Demand for therapy has skyrocketed since the start of the pandemic. Many mental health professionals say it has been difficult.
For the final WESA 90.5 series interview on the mental health of Pittsburghers, science and health reporter Sarah Boden spoke with Mike Elliot, who runs a therapy practice in Squirrel Hill where several of his clients are. other mental health practitioners. Elliot said COVID-19 has changed the way he practices.
This conversation has been edited for length and clarity.
Sarah Boden: Many therapists I spoke to on this series told me they felt exhausted, overwhelmed. Providing therapy during COVID-19 has been a kind of endless walk through an impossible situation. Did you feel exhausted?
Mike Elliot: I am fine now. He comes and goes. At first it was really difficult because you learn all the technology [to practice remotely.] And you still see the same customers you saw, but now you can see them all remotely from your living room. And they’re all showing up now because they’re not stuck in traffic and don’t have to quit work. So you end up seeing a lot more customers than you normally would.
But on the bright side, I can see what their world is like in a way I have never seen before. Maybe before they show you the picture of the cat, or “This is that picture I was working on in my art studio”, or whatever. But now you see, ‘Oh, you have 14,000 boxes in your living room. We’ve never talked about hoarding before. Maybe we should talk about it, right?
Boden: I know a number of your clients are therapists themselves. And then your practice has 10 therapists and you are the boss. So how are your colleagues and clients dealing with the stress of the pandemic?
Elliot: Well, that’s a lot. It’s a lot to deal with. But I think when we have support everything in life is easier. A lot of my therapy clients, I’ve been seeing them for a while. So [in sessions], we talk about their marriage or the problem with the boss or this trauma that happened when they were six years old. We don’t talk much about the pandemic, although it does come into play. It makes everything more difficult, but it’s almost kind of background noise.
Boden: Obviously, with this huge demand, you cannot accept all the customers. It would just be too much. Is it difficult to say to someone, “I’m sorry, I don’t have room for you on my schedule? “
Elliot: Oh, it’s extremely hard. But that’s also why we have grown so much. You know, there were (sic) two of us before the pandemic. We are up to 10 now because the need has not gone away, and we could hire more.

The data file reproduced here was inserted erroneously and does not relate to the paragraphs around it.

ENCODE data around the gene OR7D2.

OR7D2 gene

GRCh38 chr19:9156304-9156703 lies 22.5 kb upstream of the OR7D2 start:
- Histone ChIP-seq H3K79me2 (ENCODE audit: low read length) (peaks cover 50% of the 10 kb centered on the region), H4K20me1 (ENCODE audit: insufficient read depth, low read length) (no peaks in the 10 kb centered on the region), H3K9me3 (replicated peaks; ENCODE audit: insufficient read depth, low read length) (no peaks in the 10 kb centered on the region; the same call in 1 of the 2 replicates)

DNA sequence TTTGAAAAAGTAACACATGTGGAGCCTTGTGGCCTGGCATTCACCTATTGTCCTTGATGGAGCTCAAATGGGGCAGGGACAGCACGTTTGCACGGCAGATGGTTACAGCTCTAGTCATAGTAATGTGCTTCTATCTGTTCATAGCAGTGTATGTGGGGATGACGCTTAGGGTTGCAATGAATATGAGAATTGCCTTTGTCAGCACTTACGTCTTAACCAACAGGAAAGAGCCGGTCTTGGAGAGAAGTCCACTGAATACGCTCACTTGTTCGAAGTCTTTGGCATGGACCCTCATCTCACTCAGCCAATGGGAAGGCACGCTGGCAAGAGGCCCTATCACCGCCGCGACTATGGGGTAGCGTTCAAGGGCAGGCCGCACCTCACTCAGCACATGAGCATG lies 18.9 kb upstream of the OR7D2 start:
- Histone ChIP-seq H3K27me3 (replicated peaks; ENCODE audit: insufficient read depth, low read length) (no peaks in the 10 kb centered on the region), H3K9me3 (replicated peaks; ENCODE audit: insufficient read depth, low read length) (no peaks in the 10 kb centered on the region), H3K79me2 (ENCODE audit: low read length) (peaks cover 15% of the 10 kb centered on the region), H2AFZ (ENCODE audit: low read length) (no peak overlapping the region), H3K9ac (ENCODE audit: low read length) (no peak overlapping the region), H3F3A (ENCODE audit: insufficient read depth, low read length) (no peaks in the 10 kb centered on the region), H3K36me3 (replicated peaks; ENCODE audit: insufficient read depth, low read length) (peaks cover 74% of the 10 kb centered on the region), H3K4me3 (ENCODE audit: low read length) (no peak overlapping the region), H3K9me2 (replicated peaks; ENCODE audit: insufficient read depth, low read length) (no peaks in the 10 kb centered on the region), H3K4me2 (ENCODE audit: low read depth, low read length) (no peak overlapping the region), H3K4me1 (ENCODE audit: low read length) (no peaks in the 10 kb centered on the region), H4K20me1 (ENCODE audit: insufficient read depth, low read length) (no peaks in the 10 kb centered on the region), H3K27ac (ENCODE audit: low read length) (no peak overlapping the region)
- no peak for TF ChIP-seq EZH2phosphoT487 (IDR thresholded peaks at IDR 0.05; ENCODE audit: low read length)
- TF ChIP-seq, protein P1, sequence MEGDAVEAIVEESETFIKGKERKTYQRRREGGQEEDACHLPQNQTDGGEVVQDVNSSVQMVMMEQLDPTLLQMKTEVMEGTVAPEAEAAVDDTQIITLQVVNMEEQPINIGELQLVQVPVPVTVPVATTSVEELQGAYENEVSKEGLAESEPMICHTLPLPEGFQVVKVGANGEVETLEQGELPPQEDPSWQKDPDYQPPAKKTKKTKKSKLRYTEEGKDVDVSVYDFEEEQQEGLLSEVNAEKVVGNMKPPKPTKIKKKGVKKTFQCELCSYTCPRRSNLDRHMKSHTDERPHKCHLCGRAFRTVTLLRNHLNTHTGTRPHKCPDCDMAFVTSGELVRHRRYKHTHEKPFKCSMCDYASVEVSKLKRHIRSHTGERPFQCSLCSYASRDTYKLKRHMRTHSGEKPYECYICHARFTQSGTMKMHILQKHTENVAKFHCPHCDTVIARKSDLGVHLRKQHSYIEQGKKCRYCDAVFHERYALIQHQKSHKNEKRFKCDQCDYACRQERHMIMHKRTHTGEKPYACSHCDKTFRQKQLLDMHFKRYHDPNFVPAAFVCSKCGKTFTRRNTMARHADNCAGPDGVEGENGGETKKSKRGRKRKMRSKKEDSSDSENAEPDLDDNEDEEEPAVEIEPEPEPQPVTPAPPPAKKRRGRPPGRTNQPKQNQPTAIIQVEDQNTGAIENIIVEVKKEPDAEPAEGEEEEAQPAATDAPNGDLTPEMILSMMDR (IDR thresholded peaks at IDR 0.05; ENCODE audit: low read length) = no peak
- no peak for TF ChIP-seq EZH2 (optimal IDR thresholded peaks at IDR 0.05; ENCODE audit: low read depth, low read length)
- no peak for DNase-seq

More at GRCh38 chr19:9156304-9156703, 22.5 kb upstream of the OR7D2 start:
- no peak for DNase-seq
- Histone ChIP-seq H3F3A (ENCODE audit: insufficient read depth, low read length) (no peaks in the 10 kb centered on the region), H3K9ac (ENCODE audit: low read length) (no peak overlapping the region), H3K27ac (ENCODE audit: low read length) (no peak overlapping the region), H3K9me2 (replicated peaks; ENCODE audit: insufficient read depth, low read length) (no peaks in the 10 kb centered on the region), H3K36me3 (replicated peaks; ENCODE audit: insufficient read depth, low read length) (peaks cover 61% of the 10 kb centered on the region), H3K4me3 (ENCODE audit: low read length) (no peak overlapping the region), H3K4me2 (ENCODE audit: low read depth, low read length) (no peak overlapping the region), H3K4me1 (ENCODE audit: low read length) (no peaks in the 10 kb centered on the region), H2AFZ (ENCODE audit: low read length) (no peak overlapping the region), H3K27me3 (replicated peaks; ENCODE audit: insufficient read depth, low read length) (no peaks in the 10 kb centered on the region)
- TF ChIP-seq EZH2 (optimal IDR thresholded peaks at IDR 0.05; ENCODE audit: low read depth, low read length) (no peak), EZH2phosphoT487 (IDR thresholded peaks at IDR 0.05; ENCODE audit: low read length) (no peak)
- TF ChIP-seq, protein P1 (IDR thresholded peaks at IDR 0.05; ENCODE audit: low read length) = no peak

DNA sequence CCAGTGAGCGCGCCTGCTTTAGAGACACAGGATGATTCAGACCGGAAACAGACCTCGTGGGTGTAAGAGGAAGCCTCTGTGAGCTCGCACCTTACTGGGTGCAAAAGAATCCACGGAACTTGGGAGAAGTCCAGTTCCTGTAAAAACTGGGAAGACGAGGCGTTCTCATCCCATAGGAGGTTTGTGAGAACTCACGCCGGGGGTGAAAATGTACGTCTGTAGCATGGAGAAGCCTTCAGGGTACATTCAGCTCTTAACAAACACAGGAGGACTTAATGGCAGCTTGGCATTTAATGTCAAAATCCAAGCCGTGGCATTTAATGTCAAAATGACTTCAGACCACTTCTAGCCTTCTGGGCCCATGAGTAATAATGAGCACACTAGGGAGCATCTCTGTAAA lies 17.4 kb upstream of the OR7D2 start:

Just today, I picked up a client for whom I’m going to have to figure out how to fit it into my schedule because I’m full. You know, I say to my therapists all the time, ‘If you’re full, you’re full. Know your limits and stop. But this particular client fits in really well with my specialties, like ‘Uh, no I can’t not see you’, right? And that’s a danger. You can do one or two. If you do more than that, you’ll get yourself in trouble.
Boden: As a journalist, I sympathize with this. There are a lot of important stories, and knowing that I’m not going to cover a story means that maybe something really important isn’t getting attention.
Eliot: Part of that, for me, is understanding that not only is it good personal care for me, but it is also good care for my existing clients, because if I don’t say “No” I will do a less decent job.
But also, I cannot solve the hunger in the world. I cannot get world peace here tomorrow. There are (sic) a million things that concern me that I would like to make a difference in. But I can’t tell a difference in everything. So I could fight and say, ‘Well, hey, I have to do more’, or say, ‘Hey, I’m doing enough, you know? And if there’s another way I can help that is suitable, I will.
Like, we just hired an intern so we can help train the next generation of therapists. You know, by helping train people and supporting my staff, it increases the number of people I can help. Ditto when therapists come to me for help. By helping them create lives worth living, they then help other people create lives worth living.
This story was produced as part of “Pittsburgh’s Missing Bridges”, a collaborative reporting project of the Pittsburgh Media Partnership.